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ACEIs Tied to Lower Risk of Amyotropic Lateral Sclerosis

But new finding needs additional research to confirm the link, experts caution

ACEIs Tied to Lower Risk of Amyotropic Lateral Sclerosis

TUESDAY, Nov. 11, 2014 (HealthDay News) -- Patients who took particular doses of angiotensin-converting enzyme (ACE) inhibitors for more than four years appeared to reduce their risk of developing amyotrophic lateral sclerosis (ALS) by 57 percent, according to new research. The report was published online Nov. 10 in JAMA Neurology.

For the study, Charles Tzu-Chi Lee, Ph.D., an associate professor in the department of public health at Kaohsiung Medical University in Taiwan, and colleagues compared 729 people with ALS to 14,580 people without the condition to see if ACE inhibitor use had any effect on the development of ALS. The people with ALS had been diagnosed between January 2002 and December 2008. Among those with ALS, 15 percent reported using ACE inhibitors in the two to five years before their ALS diagnosis. Among those without ALS, about 18 percent said they took ACE inhibitors.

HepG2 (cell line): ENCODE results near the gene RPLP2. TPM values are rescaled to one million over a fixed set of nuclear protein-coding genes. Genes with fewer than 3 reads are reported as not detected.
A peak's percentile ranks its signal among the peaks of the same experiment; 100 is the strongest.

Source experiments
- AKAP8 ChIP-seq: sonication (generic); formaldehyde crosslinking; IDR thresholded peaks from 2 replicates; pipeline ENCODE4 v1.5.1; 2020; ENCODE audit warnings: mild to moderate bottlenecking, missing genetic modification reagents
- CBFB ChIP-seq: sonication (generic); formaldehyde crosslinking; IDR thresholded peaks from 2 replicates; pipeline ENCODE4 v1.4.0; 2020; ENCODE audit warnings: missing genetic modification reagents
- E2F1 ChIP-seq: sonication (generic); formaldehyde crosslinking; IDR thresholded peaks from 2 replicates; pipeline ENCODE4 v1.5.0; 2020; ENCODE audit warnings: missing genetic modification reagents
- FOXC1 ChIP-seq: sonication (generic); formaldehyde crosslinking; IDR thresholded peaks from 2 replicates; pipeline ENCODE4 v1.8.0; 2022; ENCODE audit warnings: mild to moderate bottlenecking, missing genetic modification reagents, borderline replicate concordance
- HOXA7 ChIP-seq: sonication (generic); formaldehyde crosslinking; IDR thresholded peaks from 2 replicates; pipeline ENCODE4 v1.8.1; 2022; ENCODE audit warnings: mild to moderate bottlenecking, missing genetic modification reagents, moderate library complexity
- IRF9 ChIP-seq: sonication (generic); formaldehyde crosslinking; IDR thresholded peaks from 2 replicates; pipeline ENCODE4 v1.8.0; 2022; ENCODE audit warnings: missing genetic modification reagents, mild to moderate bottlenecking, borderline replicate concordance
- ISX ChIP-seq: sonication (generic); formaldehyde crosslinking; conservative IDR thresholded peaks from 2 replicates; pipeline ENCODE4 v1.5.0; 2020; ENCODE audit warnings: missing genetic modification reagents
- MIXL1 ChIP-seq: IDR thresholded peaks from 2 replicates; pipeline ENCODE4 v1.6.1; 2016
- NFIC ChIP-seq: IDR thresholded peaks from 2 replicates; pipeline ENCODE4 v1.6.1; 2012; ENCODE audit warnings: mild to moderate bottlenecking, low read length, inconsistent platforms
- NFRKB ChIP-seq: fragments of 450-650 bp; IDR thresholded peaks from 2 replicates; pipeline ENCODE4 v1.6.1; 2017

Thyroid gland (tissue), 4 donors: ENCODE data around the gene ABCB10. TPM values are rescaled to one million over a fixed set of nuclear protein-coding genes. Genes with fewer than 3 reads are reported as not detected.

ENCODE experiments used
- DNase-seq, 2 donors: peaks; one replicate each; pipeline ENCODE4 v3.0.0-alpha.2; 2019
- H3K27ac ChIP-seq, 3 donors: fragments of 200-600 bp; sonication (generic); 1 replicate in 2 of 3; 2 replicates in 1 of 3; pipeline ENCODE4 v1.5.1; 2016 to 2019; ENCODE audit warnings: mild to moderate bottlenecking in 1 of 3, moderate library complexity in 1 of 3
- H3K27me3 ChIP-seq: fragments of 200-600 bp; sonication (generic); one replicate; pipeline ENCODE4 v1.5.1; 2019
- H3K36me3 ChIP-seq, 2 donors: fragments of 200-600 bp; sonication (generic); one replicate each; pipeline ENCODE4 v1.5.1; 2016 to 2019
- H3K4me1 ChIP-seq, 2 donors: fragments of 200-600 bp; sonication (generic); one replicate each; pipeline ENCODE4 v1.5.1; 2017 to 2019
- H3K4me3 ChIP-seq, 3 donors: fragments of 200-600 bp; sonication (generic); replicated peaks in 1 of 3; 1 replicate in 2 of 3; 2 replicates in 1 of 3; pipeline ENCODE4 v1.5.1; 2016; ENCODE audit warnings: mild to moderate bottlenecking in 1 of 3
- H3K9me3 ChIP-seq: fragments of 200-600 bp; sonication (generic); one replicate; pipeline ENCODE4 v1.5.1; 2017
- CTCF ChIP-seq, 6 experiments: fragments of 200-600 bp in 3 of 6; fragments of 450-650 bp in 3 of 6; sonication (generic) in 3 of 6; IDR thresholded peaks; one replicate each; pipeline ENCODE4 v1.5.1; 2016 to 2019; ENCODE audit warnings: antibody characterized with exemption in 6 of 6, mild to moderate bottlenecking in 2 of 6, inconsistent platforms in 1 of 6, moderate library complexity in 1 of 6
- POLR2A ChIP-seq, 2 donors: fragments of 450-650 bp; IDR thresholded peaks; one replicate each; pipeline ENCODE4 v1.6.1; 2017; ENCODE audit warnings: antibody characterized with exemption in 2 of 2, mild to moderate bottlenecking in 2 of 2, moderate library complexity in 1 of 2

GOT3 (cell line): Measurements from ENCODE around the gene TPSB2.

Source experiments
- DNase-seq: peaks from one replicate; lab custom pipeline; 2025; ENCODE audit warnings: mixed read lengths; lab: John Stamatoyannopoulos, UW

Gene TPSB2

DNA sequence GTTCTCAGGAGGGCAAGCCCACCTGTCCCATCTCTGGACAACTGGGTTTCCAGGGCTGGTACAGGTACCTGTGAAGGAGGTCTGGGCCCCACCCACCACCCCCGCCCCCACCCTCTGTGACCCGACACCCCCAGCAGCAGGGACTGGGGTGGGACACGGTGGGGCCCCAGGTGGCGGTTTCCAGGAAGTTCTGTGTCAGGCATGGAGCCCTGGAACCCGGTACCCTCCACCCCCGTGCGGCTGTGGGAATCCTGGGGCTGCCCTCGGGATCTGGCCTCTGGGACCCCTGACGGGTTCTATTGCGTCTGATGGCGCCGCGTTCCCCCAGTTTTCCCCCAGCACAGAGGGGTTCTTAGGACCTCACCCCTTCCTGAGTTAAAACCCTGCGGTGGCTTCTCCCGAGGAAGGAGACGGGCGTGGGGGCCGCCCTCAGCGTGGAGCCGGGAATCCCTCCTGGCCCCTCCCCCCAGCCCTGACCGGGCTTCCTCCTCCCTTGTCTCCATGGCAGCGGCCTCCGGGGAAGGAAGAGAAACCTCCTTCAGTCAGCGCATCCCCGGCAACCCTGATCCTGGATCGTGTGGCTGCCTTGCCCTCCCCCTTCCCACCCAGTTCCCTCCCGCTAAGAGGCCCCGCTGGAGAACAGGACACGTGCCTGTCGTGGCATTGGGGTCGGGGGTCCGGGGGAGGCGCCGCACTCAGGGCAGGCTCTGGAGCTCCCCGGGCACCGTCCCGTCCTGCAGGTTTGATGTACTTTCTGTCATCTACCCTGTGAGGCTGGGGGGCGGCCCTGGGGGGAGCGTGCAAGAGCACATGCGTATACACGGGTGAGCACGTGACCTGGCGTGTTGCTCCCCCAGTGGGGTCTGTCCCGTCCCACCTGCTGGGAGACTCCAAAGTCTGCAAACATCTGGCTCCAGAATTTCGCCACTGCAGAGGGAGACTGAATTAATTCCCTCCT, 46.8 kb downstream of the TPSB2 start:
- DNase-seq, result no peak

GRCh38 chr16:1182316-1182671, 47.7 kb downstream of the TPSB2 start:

The researchers found that people who took ACE inhibitors at a lower dose had a 17 percent reduced risk of developing ALS compared to those who didn't take the drugs. Those who took a higher dose for more than four years had a 57 percent reduced risk. The dose amount varied depending on the drug used, although the researchers found the results were dose-dependent.

The researchers also compared the use of other types of blood pressure-lowering medications, steroids, aspirin, and nonsteroidal anti-inflammatory drugs and ALS risk. They found that aspirin was the only other drug associated with a reduced risk of ALS. However, the authors pointed out that previous studies failed to find a link between aspirin and ALS risk. So, as with the ACE inhibitor findings, the researchers suggested that aspirin's potential role in ALS needs to be further studied.

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